Forum staff reports, Published April 03 2013
Red River flooding likely to peak after mid-April in F-M areaFARGO – Peak flooding on the Red River in the Fargo-Moorhead metro area will likely occur sometime after April 15, according to the U.S. Geological Survey and National Weather Service.
USGS stream gauges indicated that on Wednesday the Red still had not begun its spring rise. That means this year’s flood will be much later than the large floods of 2009 and 2011.
This year’s flood also likely will be later than the 1997 flood, which was exacerbated by an early April blizzard, USGS predicts.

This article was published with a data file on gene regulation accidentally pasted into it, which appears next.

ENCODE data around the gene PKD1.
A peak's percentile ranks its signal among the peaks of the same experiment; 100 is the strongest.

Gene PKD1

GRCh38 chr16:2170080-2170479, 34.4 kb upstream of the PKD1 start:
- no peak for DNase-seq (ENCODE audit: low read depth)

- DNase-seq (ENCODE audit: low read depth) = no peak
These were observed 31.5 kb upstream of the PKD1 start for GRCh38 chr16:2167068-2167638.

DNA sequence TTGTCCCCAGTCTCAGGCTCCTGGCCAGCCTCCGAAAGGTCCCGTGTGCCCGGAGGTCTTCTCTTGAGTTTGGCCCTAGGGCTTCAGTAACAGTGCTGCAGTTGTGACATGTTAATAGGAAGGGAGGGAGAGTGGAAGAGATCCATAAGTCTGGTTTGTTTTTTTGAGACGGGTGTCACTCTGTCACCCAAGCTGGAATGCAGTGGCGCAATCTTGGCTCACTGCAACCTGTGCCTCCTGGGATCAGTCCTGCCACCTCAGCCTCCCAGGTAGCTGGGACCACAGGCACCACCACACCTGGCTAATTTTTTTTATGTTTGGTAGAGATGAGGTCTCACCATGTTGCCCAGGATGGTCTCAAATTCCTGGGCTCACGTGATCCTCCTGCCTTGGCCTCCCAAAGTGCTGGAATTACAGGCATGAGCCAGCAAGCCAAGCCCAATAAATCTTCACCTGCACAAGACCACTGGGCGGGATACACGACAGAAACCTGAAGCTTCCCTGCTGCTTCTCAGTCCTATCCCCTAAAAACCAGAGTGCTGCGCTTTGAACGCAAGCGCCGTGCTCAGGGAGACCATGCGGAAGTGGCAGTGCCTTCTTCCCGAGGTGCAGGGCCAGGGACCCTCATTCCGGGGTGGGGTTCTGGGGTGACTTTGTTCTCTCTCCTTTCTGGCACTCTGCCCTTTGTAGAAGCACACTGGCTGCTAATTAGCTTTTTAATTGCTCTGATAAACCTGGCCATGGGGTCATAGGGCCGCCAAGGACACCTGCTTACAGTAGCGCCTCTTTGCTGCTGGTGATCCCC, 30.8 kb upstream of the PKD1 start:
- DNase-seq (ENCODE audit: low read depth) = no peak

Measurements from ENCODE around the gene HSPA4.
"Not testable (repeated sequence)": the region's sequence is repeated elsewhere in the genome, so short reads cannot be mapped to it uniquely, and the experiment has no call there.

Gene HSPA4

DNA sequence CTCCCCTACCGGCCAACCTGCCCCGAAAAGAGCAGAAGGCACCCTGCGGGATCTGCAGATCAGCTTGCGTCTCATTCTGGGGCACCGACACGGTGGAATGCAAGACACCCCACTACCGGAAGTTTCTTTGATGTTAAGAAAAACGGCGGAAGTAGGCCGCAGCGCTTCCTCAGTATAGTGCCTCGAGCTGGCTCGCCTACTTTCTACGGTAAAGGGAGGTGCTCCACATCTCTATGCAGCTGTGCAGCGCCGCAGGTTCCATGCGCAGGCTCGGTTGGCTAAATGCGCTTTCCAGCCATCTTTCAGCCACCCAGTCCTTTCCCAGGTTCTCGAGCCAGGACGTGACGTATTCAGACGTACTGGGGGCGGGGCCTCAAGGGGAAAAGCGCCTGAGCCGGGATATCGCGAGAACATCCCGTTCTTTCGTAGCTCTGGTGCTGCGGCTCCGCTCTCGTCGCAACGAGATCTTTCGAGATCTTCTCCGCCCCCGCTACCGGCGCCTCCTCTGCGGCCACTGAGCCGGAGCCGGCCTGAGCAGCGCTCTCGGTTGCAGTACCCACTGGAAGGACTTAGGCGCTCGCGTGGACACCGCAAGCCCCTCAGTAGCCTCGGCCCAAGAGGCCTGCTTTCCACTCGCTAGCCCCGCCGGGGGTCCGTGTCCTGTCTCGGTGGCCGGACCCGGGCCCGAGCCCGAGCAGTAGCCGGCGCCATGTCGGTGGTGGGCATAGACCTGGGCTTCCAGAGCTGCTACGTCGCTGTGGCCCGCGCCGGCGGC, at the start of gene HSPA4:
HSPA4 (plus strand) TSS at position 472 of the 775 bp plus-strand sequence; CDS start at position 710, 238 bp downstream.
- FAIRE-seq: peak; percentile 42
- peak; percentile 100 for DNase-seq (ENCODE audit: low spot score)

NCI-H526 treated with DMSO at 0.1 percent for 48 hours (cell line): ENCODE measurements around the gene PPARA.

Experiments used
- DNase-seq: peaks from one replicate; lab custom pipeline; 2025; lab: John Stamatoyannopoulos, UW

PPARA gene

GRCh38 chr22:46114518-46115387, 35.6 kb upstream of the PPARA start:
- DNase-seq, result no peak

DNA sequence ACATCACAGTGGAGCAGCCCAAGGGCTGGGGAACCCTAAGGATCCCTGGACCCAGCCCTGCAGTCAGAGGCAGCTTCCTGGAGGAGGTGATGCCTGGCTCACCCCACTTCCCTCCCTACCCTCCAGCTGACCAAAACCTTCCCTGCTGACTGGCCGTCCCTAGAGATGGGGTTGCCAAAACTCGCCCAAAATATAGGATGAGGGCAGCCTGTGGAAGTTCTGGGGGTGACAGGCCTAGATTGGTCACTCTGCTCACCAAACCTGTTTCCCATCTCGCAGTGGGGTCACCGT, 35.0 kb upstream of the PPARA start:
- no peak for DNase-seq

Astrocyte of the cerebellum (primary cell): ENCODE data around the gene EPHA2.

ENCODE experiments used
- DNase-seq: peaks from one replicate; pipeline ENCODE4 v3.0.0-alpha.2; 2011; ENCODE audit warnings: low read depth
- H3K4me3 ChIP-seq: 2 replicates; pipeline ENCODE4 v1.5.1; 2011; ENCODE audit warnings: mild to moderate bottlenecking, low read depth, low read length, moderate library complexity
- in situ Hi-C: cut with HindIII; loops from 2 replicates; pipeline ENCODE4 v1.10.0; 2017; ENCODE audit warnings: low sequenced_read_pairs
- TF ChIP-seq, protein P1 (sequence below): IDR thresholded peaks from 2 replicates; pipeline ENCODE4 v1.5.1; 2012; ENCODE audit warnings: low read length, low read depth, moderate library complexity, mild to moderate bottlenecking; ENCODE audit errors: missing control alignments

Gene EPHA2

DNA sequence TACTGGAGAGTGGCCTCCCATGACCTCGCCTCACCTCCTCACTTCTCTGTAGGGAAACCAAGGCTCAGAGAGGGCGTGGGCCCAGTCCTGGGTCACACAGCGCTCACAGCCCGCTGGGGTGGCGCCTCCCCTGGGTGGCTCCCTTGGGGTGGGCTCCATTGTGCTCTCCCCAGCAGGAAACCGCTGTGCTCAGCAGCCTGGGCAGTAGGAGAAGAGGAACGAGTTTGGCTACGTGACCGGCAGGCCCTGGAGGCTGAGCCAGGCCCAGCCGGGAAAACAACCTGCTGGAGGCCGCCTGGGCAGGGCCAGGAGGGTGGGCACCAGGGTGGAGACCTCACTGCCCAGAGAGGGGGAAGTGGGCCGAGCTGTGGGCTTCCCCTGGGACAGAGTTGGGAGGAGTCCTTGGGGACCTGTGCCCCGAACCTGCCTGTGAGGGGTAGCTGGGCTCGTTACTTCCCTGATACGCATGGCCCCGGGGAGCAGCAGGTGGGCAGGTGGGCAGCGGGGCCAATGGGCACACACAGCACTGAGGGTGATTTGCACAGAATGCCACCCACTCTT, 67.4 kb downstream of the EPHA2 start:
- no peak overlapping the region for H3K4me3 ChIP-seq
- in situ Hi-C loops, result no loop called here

In late March, the NWS predicted predicted a 50-50 chance of the Red River topping 38.1 feet in Fargo and a 10 percent chance of a record-setting 40.9 feet.
The Red was at 14.98 feet Wednesday. Flood stage is 18 feet.
“The large floods at Fargo that have previously occurred in April – 1952, 1965, 1969, 1979, and 1997 – peaked from April 15 to April 19,” said Gregg Wiche, director of the USGS North Dakota Water Science Center. “Above-normal snowpack and cold March temperatures have contributed to this year’s late melt.”
Preliminary NWS data shows this March was the sixth-coldest since observations began in 1900. This year also had the deepest average snow depth for the last day of March since weather records began in Fargo in the mid-1880s.
The NWS ranked this March as the 14th for coldest average temperature, the 12th snowiest and the 11th wettest (including rain and melted snow) for Fargo.